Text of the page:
Murray UU Church
Welcoming Congregation

505 North Main St, Attleboro, MA 02703
 Phone: 508-222-0505
Email:   map/directions 





The Welcoming Congregation Program is a completely volunteer program for congregations that see a need to become more inclusive towards bisexual, gay, lesbian, and/or transgender people. It consists of a series of workshops developed by the UUA. The goal of the workshops is to reduce prejudice by increasing understanding and acceptance among people of different sexual orientations. Some of the workshop titles include: How Homophobia Hurts Heterosexuals; Connections to Other Forms of Oppression; Gender Socialization and Homophobia; and Biblical Perspectives on Homosexuality. Many congregations offer the workshop series several consecutive times as an adult religious education curriculum open to all members and friends. In some congregations the workshop series (and later the entire program) is sponsored by a Welcoming Congregation Task Force/Committee created for just this purpose, while other congregations sponsor the workshop series through their Interweave chapters. In either case, the workshops are best facilitated by those that have experienced the curriculum.

Murray UU Church became a Welcoming Congregation on April 11, 2004 after a congregational vote, an exercise in democracy that allowed us to formally state our desire to be intentionally welcoming to gay, lesbian, bisexual, and/or transgender persons by intentionally accepting their contributions to our congregational lives.

Our Mission Statement - We are a group of concerned members of the Murray Church congregation who are exploring our thoughts, feelings and knowledge about sexual orientation and gender identification with the goal of raising the awareness of the congregation about these issues and identifying ways to reach out to the gay, lesbian and transgender community.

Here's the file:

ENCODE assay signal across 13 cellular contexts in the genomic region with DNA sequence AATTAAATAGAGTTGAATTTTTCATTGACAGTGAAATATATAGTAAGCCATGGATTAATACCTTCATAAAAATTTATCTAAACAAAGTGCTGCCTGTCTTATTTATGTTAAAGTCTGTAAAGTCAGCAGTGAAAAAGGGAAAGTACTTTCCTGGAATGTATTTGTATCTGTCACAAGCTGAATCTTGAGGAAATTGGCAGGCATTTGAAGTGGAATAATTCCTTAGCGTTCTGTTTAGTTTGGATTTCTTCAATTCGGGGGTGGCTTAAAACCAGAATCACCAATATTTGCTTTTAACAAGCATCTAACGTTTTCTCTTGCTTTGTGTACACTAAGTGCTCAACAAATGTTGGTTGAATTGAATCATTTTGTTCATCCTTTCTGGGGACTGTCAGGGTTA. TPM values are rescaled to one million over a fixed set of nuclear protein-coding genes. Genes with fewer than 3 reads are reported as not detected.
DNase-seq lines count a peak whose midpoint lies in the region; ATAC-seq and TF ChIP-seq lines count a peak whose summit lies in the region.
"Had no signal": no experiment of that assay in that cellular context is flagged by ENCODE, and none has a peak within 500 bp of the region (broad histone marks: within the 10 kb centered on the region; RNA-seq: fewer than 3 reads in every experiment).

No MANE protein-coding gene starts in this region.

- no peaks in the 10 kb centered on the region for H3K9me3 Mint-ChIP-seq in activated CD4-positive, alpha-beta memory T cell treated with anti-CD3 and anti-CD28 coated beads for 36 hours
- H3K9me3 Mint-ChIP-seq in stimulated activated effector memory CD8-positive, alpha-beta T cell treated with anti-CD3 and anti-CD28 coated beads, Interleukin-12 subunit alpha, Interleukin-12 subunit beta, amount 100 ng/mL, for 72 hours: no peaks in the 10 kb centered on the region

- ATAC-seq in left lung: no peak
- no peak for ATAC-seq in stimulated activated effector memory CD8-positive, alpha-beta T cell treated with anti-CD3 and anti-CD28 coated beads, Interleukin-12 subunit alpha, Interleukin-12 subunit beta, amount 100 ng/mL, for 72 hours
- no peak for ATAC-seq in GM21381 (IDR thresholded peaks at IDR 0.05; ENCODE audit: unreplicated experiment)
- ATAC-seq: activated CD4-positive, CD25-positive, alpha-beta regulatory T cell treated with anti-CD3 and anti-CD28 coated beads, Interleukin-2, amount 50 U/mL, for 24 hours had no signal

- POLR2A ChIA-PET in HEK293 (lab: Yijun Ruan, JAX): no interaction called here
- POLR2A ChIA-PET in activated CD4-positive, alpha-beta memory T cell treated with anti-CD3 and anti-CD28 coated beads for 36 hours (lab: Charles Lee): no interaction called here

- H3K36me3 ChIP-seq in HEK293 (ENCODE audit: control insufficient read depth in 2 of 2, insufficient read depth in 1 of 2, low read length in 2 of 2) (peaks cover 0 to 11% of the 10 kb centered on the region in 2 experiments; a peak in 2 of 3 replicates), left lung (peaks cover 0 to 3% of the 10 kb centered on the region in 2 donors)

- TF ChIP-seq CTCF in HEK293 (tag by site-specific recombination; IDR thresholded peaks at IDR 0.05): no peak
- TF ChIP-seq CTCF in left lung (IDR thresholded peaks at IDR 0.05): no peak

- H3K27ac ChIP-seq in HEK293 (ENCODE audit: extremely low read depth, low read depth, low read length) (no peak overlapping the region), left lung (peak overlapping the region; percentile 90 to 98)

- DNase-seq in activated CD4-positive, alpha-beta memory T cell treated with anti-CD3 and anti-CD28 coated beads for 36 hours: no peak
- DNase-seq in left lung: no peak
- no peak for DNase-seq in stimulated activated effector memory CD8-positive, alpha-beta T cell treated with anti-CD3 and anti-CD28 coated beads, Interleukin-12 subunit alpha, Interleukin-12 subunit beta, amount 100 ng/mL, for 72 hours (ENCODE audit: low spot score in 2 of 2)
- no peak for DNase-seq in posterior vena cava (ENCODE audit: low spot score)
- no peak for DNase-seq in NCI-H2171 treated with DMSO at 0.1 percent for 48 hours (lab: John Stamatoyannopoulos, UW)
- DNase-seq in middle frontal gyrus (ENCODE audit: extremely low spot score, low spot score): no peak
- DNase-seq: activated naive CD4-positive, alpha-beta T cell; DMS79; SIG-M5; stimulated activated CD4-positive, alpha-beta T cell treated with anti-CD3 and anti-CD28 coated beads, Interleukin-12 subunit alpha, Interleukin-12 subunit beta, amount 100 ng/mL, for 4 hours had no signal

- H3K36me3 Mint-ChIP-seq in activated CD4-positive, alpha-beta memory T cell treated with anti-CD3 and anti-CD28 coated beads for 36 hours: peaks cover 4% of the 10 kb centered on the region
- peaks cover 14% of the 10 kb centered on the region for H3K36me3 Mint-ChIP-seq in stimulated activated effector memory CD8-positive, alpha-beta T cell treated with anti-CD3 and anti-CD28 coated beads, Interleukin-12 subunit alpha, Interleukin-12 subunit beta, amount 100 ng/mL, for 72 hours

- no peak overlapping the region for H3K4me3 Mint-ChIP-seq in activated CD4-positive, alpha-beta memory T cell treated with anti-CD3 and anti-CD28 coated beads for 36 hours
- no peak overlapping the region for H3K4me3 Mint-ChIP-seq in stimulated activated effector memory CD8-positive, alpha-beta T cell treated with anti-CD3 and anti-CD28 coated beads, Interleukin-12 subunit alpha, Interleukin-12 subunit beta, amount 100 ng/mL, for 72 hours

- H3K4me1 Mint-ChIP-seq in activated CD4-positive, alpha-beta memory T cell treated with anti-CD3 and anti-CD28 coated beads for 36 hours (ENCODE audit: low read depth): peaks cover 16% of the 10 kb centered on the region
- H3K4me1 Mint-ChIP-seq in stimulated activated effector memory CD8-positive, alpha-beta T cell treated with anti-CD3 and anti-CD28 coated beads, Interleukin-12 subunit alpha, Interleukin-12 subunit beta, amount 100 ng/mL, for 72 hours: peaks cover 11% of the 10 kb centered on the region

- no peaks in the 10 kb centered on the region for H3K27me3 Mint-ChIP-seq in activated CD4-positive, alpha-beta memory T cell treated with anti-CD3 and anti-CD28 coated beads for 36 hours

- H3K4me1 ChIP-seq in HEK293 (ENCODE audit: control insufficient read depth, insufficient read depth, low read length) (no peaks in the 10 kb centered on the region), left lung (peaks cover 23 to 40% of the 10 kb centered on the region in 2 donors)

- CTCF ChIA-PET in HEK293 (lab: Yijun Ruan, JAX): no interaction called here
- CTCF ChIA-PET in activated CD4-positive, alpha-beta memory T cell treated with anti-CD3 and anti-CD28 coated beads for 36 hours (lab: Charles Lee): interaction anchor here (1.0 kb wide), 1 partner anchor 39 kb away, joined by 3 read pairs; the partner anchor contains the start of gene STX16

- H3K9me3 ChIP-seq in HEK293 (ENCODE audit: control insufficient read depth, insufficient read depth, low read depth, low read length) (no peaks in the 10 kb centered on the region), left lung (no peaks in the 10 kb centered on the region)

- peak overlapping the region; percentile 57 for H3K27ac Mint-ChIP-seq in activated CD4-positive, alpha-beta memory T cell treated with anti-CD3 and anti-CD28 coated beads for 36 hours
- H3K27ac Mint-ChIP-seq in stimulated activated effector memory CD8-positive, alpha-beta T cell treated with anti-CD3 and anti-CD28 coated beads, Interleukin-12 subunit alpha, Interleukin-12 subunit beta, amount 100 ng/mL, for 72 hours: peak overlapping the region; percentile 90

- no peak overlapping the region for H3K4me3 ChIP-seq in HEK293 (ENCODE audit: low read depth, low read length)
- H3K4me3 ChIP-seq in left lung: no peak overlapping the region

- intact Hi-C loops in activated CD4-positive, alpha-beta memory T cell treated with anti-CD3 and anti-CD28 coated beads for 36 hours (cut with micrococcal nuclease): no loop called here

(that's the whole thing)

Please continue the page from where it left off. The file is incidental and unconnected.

We publicly acknowledge and welcome bisexual, gay, lesbian, and transgender people in accordance with guidelines established by the Unitarian Universalist Association (UUA). We: 

  • Include and address the needs of b/g/l/t persons at every level of congregational life—in worship, in programs, in social occasions, and in rites of passage—welcoming not only their presence, but the gifts and particularities of their lives as well
  • Assume the presence of b/g/l/t people and celebrates this diversity by having inclusive language and content in their worship.
  • Fully incorporate the experiences of b/g/l/t persons throughout all programs, including religious education.
  • Include an affirmation and nondiscrimination clause in our by-laws and other official documents affecting all dimensions of congregational life, including membership, hiring practices, and the calling of religious professionals.
  • Engage in outreach into the b/g/l/t community in its advertising and by actively supporting b/g/l/t affirmative groups.
  • Offer congregational and ministerial support for marriage and memorial services for b/g/l/t persons, and for celebrations definitions.
  • Celebrate the lives of all people and welcomes same-sex couples, recognizing their committed relationships, and equally affirms displays of caring and affections without regard to sexual orientation.
  • Seek to nurture ongoing dialogue between bisexual, gay, lesbian, transgender, and heterosexual persons and to create deeper trust and sharing.